Praying normally wouldn't bother me, but it was wrong of the men to disregard the flight attendants during the turbulence and considering the description of the situation, I can't blame their reaction since the men didn't explain what they were doing. Why they didn't just explain is beyond me, it would have saved everyone a lot of worry, time, and effort.


Not the first time it's happened either.

These are "Tefillin", the "phylacteries" mentioned in the NT. They are worn by Jewish men over the age of 12. They are put on every day except saturday and holidays. They are usually worn during the morning prayers, although technically they can be put on any time during daylight to satisfy the requirement.

Here's a picture of a soldier in the IDF praying with his Tefillin on.

I've put them on at airports but never on a plane. Since they can be worn any time during the day, unless someone is on a 16+ hour flight and has no choice, it makes sense not to frighten the other passengers and crew.
What is the origination of these "Tefillin"? Are they mentioned somewhere in the OT or is it something Jewish men have come up with on their own?

NewInHim
Mar 16th 2011, 02:40 AM
What is the origination of these "Tefillin"? Are they mentioned somewhere in the OT or is it something Jewish men have come up with on their own?

I believe it stems initially from Deuteronomy:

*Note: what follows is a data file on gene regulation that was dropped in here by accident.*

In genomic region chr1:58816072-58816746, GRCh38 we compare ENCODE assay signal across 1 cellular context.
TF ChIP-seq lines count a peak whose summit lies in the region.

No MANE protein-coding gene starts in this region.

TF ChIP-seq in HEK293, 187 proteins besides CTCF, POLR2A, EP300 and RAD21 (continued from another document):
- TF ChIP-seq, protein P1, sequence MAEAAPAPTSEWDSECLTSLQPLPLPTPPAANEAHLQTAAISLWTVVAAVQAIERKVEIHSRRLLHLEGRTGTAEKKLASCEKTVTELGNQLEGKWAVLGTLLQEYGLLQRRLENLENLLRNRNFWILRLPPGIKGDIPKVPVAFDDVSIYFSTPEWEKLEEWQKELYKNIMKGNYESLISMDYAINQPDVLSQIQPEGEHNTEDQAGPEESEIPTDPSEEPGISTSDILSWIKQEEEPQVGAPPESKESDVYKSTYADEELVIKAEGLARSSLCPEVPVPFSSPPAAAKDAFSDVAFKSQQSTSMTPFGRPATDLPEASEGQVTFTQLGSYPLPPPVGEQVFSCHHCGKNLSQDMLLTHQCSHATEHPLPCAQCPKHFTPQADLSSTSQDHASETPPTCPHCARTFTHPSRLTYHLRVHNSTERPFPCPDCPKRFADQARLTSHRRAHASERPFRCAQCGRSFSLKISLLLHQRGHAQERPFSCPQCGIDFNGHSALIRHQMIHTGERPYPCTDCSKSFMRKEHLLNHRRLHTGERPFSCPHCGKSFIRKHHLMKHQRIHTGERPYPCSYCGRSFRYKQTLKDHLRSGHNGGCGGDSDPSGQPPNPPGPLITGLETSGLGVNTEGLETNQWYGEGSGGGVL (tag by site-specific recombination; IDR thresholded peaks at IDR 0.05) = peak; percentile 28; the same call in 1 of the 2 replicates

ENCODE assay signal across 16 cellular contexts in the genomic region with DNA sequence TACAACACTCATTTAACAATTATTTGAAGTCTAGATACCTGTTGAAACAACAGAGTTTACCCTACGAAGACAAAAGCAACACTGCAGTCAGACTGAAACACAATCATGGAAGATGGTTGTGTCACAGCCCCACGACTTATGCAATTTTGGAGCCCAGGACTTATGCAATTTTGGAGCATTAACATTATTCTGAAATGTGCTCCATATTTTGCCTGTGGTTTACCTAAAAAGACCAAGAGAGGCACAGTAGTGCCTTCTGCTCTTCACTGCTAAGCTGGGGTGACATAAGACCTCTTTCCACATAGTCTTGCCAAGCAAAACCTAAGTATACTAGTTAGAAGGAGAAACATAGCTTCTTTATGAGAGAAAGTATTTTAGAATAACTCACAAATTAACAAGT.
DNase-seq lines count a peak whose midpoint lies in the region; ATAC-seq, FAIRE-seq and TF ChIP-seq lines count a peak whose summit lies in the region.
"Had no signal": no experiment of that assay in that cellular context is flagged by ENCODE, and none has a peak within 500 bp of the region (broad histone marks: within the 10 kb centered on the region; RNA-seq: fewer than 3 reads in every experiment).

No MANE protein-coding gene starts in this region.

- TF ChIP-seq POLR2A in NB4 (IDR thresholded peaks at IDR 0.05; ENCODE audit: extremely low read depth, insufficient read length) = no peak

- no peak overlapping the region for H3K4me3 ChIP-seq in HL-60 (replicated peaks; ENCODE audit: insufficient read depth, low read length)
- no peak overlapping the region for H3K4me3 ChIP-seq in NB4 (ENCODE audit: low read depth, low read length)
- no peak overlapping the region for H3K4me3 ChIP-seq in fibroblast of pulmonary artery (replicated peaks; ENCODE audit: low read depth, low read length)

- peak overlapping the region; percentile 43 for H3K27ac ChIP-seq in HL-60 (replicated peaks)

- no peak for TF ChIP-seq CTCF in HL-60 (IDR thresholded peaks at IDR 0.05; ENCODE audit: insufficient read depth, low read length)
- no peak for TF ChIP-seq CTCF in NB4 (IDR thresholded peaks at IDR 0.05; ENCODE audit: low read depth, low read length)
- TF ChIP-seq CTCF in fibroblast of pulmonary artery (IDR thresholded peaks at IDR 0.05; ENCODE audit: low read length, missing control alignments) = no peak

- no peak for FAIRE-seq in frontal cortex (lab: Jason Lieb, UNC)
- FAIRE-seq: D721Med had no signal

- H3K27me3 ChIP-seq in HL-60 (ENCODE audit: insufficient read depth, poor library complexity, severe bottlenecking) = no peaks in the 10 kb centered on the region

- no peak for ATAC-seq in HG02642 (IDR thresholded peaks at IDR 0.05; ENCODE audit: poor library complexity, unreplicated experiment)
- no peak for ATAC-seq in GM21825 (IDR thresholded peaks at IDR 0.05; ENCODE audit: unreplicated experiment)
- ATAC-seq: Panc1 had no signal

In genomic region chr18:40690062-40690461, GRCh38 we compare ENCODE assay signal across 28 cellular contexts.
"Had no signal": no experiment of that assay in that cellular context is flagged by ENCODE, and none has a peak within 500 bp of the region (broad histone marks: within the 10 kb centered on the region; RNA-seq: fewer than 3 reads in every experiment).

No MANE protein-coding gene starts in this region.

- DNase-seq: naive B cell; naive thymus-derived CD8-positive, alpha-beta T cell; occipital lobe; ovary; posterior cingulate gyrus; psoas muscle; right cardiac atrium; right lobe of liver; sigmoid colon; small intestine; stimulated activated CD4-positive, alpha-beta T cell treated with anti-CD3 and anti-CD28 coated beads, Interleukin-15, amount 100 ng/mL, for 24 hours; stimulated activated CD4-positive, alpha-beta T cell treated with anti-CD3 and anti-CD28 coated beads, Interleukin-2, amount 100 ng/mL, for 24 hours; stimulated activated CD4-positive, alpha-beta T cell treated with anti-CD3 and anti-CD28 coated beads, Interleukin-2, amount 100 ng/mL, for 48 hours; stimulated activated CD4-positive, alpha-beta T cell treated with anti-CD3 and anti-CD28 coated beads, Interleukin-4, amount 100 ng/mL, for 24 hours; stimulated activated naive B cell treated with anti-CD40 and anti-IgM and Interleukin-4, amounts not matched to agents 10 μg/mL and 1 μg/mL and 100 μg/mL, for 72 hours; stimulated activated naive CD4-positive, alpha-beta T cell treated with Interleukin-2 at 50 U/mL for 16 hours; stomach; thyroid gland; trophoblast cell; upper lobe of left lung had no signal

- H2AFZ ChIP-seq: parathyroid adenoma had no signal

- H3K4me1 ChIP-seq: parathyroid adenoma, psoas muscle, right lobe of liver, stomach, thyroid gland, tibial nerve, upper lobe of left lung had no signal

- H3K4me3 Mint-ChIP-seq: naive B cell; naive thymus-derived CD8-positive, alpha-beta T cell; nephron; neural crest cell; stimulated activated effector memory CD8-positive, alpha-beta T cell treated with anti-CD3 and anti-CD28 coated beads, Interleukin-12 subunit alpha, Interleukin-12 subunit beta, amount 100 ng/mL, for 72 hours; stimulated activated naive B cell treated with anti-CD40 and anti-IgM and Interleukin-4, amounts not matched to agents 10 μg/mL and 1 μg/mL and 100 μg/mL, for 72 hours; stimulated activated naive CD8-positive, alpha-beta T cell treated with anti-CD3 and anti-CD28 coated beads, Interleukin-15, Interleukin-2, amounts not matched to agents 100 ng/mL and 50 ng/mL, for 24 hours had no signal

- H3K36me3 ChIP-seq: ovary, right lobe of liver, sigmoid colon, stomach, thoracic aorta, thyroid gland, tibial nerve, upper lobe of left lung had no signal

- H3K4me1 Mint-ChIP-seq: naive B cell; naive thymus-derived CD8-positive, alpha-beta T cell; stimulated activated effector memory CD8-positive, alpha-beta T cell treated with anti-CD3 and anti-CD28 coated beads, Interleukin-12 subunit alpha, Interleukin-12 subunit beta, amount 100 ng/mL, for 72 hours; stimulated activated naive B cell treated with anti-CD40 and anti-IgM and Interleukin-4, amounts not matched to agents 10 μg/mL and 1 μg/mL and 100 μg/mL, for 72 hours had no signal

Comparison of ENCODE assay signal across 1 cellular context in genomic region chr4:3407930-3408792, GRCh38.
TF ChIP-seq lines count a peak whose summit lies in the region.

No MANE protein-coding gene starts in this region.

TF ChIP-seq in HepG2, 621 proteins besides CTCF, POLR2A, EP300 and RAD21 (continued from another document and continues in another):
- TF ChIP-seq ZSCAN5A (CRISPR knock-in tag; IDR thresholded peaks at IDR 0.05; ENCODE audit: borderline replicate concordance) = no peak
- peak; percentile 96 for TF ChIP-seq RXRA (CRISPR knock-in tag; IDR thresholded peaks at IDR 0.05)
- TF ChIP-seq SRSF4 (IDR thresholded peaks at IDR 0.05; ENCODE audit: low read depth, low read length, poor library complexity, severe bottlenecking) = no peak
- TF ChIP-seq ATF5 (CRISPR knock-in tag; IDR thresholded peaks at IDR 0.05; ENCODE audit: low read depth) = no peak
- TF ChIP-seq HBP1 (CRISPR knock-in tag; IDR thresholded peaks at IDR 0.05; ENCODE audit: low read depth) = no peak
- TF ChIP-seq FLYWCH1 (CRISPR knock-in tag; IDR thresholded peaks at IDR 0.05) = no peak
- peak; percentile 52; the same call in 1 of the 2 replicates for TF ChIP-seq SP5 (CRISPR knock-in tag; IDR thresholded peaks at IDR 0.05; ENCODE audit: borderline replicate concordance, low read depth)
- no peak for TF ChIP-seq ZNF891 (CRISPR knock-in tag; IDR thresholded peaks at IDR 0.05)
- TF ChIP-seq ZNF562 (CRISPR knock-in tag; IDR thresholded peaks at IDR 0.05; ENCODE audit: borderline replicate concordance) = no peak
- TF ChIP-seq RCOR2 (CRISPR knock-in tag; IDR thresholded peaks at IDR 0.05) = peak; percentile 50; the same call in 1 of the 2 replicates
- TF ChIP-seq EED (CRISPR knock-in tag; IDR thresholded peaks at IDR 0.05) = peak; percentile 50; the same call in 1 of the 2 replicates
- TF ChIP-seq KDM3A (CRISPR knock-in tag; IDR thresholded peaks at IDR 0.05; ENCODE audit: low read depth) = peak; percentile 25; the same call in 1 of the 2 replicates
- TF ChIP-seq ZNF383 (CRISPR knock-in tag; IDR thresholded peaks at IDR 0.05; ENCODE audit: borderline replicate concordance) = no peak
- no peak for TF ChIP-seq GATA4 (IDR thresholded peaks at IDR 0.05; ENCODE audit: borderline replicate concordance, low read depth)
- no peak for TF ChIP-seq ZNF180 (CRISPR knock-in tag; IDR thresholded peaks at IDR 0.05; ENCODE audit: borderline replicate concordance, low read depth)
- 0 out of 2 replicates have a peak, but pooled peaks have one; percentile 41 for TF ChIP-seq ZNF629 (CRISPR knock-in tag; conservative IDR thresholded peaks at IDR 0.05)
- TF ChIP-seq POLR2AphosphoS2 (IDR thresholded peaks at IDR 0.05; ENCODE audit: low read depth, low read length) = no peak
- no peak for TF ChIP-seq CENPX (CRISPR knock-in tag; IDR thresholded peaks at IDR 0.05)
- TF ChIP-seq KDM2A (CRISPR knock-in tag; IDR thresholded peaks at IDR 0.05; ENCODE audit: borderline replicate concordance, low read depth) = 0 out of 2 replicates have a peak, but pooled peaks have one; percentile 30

"Hear, O Israel: The LORD our God, the LORD is one. You shall love the LORD your God with all your heart and with all your soul and with all your might. And these words that I command you today shall be on your heart. You shall teach them diligently to your children, and shall talk of them when you sit in your house, and when you walk by the way, and when you lie down, and when you rise. You shall bind them as a sign on your hand, and they shall be as frontlets between your eyes. You shall write them on the doorposts of your house and on your gates. ~ Deuteronomy 6:4-9

I'm guessing that the practice developed over time as this verse was interpreted, and that it was codified at some point by rabbis.

moonglow
Mar 16th 2011, 02:41 AM
Praying normally wouldn't bother me, but it was wrong of the men to disregard the flight attendants during the turbulence and considering the description of the situation, I can't blame their reaction since the men didn't explain what they were doing. Why they didn't just explain is beyond me, it would have saved everyone a lot of worry, time, and effort.


What is the origination of these "Tefillin"? Are they mentioned somewhere in the OT or is it something Jewish men have come up with on their own?

I think its when they worn those 'boxes' on their foreheads with the ten commandments in them when they prayed which started in the OT yea.

http://en.wikipedia.org/wiki/Tefillin#Torah_related_sources

The obligation of tefillin is mentioned four times in the Torah: twice when recalling the The Exodus from Egypt:

And it shall be for a sign for you upon your hand, and for a memorial between your eyes, that the law of the Lord may be in your mouth; for with a strong hand did the Lord bring you out of Egypt.
—Exodus 13:9

And it shall be for a sign upon your hand, and as totafot between your eyes; for with a mighty hand did the Lord bring us forth out of Egypt.
—Exodus 13:16

and twice in the shema passages:

And you shall bind them as a sign upon your arm, and they shall be as totafot between your eyes.
—Deuteronomy 6:8

You shall put these words of mine on your heart and on your soul; and you shall tie them for a sign upon your arm, and they shall be as totafot between your eyes.
—Deuteronomy 11:18

God bless